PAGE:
Development Geographies Research Group Committee Statement in Solidarity with Palestine
2 November 2023
On behalf of the Development Geographies Research Group Committee, we express our deep sadness and devastation at the recent and ongoing immense suffering and loss of life in Palestine and Israel. We unequivocally condemn the genocide being waged on the Palestinian people by the Israeli state and support global calls for an immediate ceasefire and unrestricted humanitarian access. More than two million people, almost half of them children, remain imprisoned and under siege in Gaza, with more than 8,700 children and adults having lost their lives at the time of writing, while many more remain trapped under rubble and in desperate need of rescue. 128 Palestinians to date have been killed in the simultaneous upsurge in settler-colonial violence by the Israeli military on the West Bank. We call on the British government to end its material and moral support for, and complicity with, the severe violations of international law being committed by the Israeli state against the Palestinian people.
As a research group we are committed to supporting and developing anti-colonial, de-colonial and anti-racist approaches to development geographies. Much of our own research relates to places in the world with long histories of colonialism, which are the targets of ongoing imperialism in multiple forms, and to the historical and contemporary operations of racism including Islamophobia and antisemitism. We therefore believe it is vital that we unequivocally stand with the Palestinian people who have faced 75 years of settler colonialism, military occupation, ethnic cleansing and apartheid, and uphold their rights to self-determination and sovereignty. The statements from the Israeli government and its supporters which label Palestinians in explicitly racialised terms as ‘human animals’, ‘barbarians’ and ‘children of darkness’ can leave us in no further doubt that a genocidal colonial war is today being pursued in Gaza. As a British-based research group we are also compelled to recognise Britain’s particular historical and ongoing responsibility and culpability for the dispossession and ethnic cleansing of the Palestinian people.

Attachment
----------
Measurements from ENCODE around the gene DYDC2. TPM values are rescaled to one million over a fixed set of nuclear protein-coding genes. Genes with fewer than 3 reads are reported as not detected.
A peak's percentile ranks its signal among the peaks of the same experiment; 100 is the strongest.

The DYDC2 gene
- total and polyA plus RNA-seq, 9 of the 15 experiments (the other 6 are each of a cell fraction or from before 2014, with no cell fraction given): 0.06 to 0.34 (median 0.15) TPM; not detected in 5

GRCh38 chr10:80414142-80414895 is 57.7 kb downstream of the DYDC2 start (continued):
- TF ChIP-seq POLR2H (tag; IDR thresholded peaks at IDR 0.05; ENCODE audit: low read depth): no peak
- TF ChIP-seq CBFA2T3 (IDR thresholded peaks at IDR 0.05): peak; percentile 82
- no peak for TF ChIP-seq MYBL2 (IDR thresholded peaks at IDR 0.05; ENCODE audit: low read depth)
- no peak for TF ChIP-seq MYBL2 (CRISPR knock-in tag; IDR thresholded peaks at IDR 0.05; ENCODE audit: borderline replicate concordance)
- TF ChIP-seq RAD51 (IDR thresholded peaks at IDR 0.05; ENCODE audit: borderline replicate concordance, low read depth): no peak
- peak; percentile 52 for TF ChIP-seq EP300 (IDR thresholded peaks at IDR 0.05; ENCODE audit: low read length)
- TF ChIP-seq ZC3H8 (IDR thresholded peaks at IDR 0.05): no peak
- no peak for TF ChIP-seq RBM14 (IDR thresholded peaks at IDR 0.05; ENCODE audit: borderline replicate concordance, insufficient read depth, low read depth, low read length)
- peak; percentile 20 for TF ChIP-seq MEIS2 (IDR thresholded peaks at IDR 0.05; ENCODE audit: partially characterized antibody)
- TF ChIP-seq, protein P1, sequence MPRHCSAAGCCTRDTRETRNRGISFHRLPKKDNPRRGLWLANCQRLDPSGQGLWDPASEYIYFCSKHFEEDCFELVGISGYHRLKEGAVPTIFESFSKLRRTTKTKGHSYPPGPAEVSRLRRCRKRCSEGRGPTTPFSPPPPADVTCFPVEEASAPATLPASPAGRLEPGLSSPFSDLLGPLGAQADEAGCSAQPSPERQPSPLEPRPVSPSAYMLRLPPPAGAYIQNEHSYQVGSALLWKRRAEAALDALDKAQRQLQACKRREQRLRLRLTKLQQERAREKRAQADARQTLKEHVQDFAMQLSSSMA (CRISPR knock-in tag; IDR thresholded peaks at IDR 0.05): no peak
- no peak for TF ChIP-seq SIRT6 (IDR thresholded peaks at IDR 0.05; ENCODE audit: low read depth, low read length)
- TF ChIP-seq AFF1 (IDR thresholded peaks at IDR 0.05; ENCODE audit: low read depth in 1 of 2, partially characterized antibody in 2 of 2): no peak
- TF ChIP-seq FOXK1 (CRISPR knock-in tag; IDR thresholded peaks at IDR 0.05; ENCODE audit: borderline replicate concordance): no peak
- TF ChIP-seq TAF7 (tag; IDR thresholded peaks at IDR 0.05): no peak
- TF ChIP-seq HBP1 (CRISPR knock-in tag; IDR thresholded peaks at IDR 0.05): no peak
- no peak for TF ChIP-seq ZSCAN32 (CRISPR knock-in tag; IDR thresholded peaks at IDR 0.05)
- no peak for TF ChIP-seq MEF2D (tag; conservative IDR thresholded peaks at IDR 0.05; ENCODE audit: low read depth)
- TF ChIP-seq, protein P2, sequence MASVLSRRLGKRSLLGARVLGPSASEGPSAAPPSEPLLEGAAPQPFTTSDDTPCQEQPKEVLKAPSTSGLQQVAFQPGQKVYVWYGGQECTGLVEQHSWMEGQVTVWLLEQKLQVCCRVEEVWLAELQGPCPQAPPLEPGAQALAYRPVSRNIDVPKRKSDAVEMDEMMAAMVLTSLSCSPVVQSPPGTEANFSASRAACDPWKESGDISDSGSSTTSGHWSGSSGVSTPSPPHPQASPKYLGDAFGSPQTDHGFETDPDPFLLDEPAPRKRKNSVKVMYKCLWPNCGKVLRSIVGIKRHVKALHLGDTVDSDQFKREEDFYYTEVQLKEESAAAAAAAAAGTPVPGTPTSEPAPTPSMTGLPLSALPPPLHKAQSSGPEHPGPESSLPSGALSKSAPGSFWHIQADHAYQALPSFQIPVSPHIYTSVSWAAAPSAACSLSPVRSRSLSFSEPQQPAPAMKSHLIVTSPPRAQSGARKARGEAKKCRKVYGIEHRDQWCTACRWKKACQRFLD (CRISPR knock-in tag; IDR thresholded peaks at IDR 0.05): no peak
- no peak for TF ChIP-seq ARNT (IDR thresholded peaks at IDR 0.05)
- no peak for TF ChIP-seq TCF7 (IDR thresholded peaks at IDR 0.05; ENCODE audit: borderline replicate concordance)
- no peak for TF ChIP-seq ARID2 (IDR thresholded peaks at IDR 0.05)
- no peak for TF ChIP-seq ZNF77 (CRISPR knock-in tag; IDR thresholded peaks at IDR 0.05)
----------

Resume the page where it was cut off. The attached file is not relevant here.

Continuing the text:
We also express our solidarity with Palestinian scholars, artists, and activists in Britain who are facing targeted racialised harassment and attempts to silence them. More generally, we stand with Palestinians and those who speak in their support, particularly people of colour and other marginalised people, who are being discredited and dehumanised in the media and are facing harassment, detention and threats of deportation by the authorities. The British government’s current drive to characterise the mass demonstrations in support of Palestinian rights as ‘hate marches’, to criminalise the display of the Palestinian flag and label the phrase ‘From the River to the Sea – Palestine will be free!’ as antisemitic are deliberate misrepresentations. Further, it shamefully silences and renders invisible the thousands of Jewish people in Britain who are participating in protests against Israel’s genocide. We stand with our many Jewish colleagues who have been at the forefront of analysing, exposing and opposing Israel’s settler colonialism and apartheid, and who are today having to endure the weaponization of the Holocaust in their names.
We are deeply concerned by the growing attacks by the government and media on academic freedom in relation to Palestine, with scholars often being targeted for statements which are simply critical of the Israeli state’s actions. A particularly egregious example is the recent letter which Secretary of State for Science, Innovation and Technology Michelle Donelan posted on social media, addressed to the CEO of UKRI, which singles out named scholars and falsely and dishonestly accuses them of expressing ‘sympathy or support’ for Hamas, once again conflating criticism of Israel with support for Hamas, and launches an ideologically driven attack on vitally needed equalities work by pressurising UKRI to shut down its newly formed expert advisory panel on equality, diversity and inclusion. We are further dismayed by UKRI’s response which appears to completely capitulate to these demands and to effectively collude with the attack on the scholars whom it appointed.
Finally, in this deeply disturbing climate of assaults on the academic freedom of scholars who are critical of the Israeli state and of Britain’s policy of unquestioning support for Israel’s actions, and the wider silencing of the voices of Palestinians and those who stand with them, we are disappointed that the Royal Geographical Society (RGS) chose to reverse its commitment to host the long-planned Palestine Festival of Literature (PalFest) event Nakba – A Century of Resistance and Solidarity. We have written to the RGS expressing our concern at this decision, and urging the RGS, in recognition of its own colonial history and that of Geography as a discipline, not to abdicate its responsibility to provide spaces within which currently dominant colonial and imperialist discourses can be challenged.